Theodore Edgar McCarrick during an interview with Reuters at the North American College in Rome February 14, 2013. Image Credit: Reuters

NEW YORK: A Boston judge ruled Friday that former top US Catholic official Theodore McCarrick was cognitively unable to stand trial for sexually assaulting a teenage boy five decades ago.

Based on the testimony of a forensic psychologist that he has dementia, "Mr. McCarrick is not competent to stand trial," ruled Massachusetts state judge Paul McCallum.

With that ruling, the state prosecutor withdrew the case against the 93-year-old former cardinal, the highest US Catholic official to face charges in the sweeping scandal over the systemic sexual abuse of minors in the Church.

"The commonwealth does not have a good-faith basis to proceed any longer with the prosecution given the testimony and the opinion of the psychologist that Mr. McCarrick is not restorable to competency," the prosecutor said.

McCarrick was charged in 2021 with three counts of indecent assault and battery against a then-16-year-old boy.

The 1974 incident allegedly took place on the campus of Wellesley College in Massachusetts during the boy's brother's wedding reception.

The charge was filed two years after McCarrick was ejected from the Catholic Church, when he became the highest-ranking Church figure to be expelled in modern times.

McCarrick once wielded significant influence in Washington as the Church's highest official there.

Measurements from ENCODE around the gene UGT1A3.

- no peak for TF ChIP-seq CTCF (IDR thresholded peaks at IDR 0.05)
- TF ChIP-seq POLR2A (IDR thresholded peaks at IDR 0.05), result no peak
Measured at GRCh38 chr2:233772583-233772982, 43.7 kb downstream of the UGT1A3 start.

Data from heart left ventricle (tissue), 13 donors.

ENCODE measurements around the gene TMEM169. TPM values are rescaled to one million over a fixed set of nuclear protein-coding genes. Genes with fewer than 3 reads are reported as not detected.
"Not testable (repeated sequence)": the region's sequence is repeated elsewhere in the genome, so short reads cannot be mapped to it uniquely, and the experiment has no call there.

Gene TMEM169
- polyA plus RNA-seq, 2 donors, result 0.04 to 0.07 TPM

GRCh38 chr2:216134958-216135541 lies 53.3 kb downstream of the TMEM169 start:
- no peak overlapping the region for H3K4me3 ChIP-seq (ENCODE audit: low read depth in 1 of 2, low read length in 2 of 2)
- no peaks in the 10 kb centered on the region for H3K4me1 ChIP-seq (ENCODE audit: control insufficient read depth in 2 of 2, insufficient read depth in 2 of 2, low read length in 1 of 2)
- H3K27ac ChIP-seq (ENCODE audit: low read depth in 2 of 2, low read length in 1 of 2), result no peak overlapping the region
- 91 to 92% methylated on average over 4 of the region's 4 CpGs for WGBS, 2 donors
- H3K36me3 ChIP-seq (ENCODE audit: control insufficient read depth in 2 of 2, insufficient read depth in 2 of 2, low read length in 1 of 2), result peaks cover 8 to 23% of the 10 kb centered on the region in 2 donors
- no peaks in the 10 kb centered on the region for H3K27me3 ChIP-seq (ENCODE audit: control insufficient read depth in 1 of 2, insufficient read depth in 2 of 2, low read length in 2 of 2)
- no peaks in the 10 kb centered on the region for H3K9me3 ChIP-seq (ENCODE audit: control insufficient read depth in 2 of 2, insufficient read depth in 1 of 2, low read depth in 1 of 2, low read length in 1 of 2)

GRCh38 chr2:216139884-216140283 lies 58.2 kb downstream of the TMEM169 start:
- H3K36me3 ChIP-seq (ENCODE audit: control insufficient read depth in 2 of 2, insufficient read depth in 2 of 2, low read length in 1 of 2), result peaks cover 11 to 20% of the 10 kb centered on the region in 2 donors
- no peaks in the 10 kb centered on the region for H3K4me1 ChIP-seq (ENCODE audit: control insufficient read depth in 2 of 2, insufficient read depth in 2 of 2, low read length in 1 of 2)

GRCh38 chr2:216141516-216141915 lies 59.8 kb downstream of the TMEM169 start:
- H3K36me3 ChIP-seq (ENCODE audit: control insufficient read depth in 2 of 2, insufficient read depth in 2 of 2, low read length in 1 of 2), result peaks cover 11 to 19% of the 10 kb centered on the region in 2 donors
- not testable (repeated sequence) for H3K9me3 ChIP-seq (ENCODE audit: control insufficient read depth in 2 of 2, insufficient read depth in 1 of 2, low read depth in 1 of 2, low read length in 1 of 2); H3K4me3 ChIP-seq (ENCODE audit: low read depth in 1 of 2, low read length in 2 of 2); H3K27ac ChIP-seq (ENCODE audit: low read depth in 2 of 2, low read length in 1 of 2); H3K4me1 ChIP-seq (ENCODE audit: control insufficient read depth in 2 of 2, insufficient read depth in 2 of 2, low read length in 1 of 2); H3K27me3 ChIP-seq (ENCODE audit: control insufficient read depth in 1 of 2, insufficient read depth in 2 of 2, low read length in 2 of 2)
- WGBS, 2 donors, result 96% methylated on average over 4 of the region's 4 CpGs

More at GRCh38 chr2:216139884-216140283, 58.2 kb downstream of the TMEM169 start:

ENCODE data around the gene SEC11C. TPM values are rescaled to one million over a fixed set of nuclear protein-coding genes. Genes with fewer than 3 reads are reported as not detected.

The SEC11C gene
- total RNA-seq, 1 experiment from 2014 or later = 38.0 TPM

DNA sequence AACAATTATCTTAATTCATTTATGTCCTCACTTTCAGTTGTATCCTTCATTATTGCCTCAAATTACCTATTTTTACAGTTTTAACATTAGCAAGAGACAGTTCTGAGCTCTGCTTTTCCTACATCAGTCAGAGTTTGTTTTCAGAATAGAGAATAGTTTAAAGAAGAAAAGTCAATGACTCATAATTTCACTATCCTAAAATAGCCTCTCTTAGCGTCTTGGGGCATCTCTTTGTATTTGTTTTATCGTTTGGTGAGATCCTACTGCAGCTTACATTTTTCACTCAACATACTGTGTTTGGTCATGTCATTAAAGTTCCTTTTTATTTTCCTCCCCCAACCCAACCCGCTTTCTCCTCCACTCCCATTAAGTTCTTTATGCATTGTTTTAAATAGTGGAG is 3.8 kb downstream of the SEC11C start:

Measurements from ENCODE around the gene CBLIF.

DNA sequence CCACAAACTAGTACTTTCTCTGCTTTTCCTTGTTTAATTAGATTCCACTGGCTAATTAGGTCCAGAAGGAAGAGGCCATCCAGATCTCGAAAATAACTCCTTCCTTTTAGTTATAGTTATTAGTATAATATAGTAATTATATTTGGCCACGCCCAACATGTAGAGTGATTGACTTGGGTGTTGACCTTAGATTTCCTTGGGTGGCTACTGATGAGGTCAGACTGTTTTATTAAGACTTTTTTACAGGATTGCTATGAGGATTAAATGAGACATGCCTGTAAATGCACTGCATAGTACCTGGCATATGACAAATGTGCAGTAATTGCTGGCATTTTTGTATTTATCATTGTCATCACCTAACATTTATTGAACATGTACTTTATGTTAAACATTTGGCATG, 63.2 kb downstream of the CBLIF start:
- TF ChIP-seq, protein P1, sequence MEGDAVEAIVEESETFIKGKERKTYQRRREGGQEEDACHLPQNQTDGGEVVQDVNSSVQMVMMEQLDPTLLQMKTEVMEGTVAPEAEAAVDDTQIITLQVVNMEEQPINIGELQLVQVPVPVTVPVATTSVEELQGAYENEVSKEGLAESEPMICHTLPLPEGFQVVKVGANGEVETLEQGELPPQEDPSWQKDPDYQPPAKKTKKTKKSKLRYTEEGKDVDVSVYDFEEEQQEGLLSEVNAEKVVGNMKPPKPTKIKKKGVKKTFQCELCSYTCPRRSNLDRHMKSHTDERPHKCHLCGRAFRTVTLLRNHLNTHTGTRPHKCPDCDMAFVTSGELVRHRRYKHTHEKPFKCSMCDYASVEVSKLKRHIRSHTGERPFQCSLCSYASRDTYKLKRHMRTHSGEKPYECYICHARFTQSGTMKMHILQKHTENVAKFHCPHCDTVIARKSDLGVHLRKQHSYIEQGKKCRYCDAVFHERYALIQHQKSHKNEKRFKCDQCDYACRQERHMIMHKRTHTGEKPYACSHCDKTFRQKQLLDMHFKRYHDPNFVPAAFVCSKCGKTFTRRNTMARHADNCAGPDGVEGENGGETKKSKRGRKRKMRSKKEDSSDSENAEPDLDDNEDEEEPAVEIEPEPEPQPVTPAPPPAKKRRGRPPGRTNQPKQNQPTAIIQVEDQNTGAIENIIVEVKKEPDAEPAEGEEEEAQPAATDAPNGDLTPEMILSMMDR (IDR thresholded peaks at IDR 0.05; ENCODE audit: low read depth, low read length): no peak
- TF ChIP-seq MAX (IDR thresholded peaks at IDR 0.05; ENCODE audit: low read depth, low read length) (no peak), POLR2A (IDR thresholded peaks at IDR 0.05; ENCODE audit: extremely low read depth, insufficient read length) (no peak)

But behind the scenes, he had hidden regular sexual contact with adult seminarians and children, according to a Vatican investigation.

McCarrick's actions described in the report spanned decades, and the Vatican was accused of ignoring allegations against him while promoting him ever higher.

They only came to light in 2018, 12 years after his retirement, when he was stripped of his cardinal's title.

A year later he was expelled from the church, losing his status as a priest.

In a 2020 formal report, the Vatican admitted that McCarrick had been promoted despite internal warnings over potential abuse.

The report cited interviews of victims describing "sexual abuse or assault, unwanted sexual activity, intimate physical contact," including approaching his targets during confession sessions.

The report said it had accounts from 17 people who detailed McCarrick's abuse when they were still boys, who told of often repeated incidents that began when they were as young as 12, and sometimes involved him plying them with alcohol.

"A number of individuals reported feeling powerless to object to or resist physical or sexual advances given McCarrick's position of authority," the report said.